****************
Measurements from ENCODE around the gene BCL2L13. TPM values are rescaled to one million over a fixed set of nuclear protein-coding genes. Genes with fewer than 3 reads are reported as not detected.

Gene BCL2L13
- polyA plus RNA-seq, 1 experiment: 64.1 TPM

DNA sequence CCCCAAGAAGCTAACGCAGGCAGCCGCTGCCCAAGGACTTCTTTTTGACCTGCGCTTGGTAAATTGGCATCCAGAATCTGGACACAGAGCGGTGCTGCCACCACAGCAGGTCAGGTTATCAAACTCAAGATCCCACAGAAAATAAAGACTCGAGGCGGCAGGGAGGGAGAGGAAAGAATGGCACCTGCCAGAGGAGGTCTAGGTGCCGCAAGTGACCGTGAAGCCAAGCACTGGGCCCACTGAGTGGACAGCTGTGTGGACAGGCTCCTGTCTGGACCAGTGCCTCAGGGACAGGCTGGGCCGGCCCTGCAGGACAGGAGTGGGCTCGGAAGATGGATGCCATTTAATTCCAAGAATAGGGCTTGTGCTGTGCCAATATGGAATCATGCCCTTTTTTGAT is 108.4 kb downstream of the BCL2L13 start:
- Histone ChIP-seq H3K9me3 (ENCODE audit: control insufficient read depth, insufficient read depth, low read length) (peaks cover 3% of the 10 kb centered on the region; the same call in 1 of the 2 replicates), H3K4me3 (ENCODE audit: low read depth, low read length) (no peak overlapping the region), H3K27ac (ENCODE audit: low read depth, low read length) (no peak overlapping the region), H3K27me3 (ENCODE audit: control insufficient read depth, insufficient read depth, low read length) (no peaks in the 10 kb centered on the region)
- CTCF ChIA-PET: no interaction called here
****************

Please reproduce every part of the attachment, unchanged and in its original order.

Measurements from ENCODE around the gene BCL2L13. TPM values are rescaled to one million over a fixed set of nuclear protein-coding genes. Genes with fewer than 3 reads are reported as not detected.

Gene BCL2L13
- polyA plus RNA-seq, 1 experiment: 64.1 TPM

DNA sequence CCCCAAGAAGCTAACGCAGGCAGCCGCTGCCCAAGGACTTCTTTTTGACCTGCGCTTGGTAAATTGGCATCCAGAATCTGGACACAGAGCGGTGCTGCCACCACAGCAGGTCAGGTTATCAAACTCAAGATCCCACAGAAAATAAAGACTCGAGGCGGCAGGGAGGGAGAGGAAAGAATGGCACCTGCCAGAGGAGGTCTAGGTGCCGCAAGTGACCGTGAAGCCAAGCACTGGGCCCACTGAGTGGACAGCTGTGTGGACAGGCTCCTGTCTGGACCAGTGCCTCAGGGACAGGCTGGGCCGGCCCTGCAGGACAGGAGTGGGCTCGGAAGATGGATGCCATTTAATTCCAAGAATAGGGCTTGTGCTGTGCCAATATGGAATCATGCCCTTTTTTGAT is 108.4 kb downstream of the BCL2L13 start:
- Histone ChIP-seq H3K9me3 (ENCODE audit: control insufficient read depth, insufficient read depth, low read length) (peaks cover 3% of the 10 kb centered on the region; the same call in 1 of the 2 replicates), H3K4me3 (ENCODE audit: low read depth, low read length) (no peak overlapping the region), H3K27ac (ENCODE audit: low read depth, low read length) (no peak overlapping the region), H3K27me3 (ENCODE audit: control insufficient read depth, insufficient read depth, low read length) (no peaks in the 10 kb centered on the region)
- CTCF ChIA-PET: no interaction called here